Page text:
1/3 scale model of Mercedes W 165


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I first saw this car at the 1995 Goodwood festival of speed and was captivated by it's appearance and a little later my son, Robin, bought me the intriguing book Quick Silver written by Cameron Earl following his visit to Germany in 1948 to study the Grand Prix cars of Mercedes and Auto Union.This book contains detailed specifications of various cars with photographs and drawings, the majority of the drawings are of the W165 and I realized that I could not resist the temptation to try and convert this information into a model.

When I had finally finished the Bristol Hydra I had the drawings from the book scanned and printed out as A2 size drawings and then had to decide on a suitable scale, after some thought I decided on 1/3rd full size which gives a model which will be 4ft. long and components which my equipment could cope with and, more importantly which I could see!!

The drawings in the book are amazingly detailed considering that the whole project was completed in only 8 months so that it was relatively easy to produce working drawings although I am beginning to realize how many details the complete car is going to need.

Anyway in at the deep end and start on the chassis frame, this is a twin tube frame with cross tubes the first problem being the fact that the main tubes are oval in section, the various tube lists I had showed tubes which could have been suitable but finding them was rather more of a problem unless I wanted to order a couple of tons, so I laid out the section on the computer and found that the perimeter was very close to being the same as a 1 3/8" dia tube which I managed to find after a bit of searching. It was then just a question of turning up some form rollers to suit a friends flange forming machine and winding the handle.The various cross tubes were turned and bored from bar due to the difficulty of finding short lengths of suitable tube and the various brackets produced. I was a little concerned about how I was going to fix it all together but talking to a plumber who was fitting my new boiler he told me about a Mapp gas turbo torch and this proved capable of getting the various joints up to silver soldering temperatures, in fact I had to be careful not to overheat.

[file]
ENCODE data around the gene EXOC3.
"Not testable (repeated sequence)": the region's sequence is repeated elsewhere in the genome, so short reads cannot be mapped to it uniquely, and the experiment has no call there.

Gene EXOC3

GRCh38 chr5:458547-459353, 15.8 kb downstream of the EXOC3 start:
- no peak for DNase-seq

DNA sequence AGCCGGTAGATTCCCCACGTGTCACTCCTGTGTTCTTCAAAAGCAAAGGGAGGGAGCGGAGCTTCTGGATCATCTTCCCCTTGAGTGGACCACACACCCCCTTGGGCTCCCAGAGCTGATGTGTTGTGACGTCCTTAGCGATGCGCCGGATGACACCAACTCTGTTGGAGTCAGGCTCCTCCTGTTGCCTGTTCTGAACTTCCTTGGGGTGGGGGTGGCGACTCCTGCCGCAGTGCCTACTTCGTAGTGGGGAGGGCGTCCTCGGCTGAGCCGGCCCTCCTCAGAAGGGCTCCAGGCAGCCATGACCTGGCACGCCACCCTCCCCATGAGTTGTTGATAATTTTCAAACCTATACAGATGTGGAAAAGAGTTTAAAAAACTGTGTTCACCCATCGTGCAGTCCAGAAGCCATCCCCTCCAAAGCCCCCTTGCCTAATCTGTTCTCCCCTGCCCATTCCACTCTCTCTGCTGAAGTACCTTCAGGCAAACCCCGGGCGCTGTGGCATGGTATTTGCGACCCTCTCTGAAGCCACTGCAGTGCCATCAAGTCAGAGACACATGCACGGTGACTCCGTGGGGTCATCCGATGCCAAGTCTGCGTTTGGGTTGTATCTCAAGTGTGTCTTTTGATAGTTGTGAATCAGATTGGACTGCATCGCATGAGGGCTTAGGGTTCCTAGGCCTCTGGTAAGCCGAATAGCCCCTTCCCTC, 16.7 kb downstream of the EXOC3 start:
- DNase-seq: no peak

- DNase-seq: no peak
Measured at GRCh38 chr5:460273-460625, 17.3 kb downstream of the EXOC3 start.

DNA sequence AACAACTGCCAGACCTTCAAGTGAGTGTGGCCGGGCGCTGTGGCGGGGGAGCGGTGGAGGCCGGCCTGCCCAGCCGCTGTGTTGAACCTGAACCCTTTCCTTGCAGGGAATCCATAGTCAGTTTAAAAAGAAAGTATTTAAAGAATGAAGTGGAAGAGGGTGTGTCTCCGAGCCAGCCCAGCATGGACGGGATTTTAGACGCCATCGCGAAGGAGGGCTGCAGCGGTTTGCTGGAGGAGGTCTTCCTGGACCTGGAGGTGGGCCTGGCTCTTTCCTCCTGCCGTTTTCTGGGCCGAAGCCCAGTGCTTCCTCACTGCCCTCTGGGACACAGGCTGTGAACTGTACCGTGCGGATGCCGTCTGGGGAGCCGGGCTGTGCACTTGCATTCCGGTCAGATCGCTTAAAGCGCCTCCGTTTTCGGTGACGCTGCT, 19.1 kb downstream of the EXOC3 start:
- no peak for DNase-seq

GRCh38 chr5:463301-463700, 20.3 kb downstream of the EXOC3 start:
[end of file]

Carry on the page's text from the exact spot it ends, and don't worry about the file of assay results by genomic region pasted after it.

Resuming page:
The various tubes and brackets were assembled on a fixture made from 1/2" thick ceramic board marked out and drilled to locate the various bits so that I was able to use the blowlamp directly on the chassis without setting the whole workshop on fire, although some of the wooden locating blocks did get a little scorched!!

This photo also includes the wheel rims, hubs etc. which were the next things on the agenda, the chassis frame was further modified after my first visit to the Mercedes Museum in Stuttgart where their archive  department gave me access to all the information they had on the car and where I managed to find a more detailed drawing of the frame. Fortunately the majority of the dimensions were correct although I did have to modify the rear engine mounting tubes.

The engine is mounted at a 6 degree angle to the centre line of the frame and I had misunderstood the rather unclear information which I had up to that point but the new drawing made it clear and also gave me additional information about the body mounting and gearbox/final drive brackets.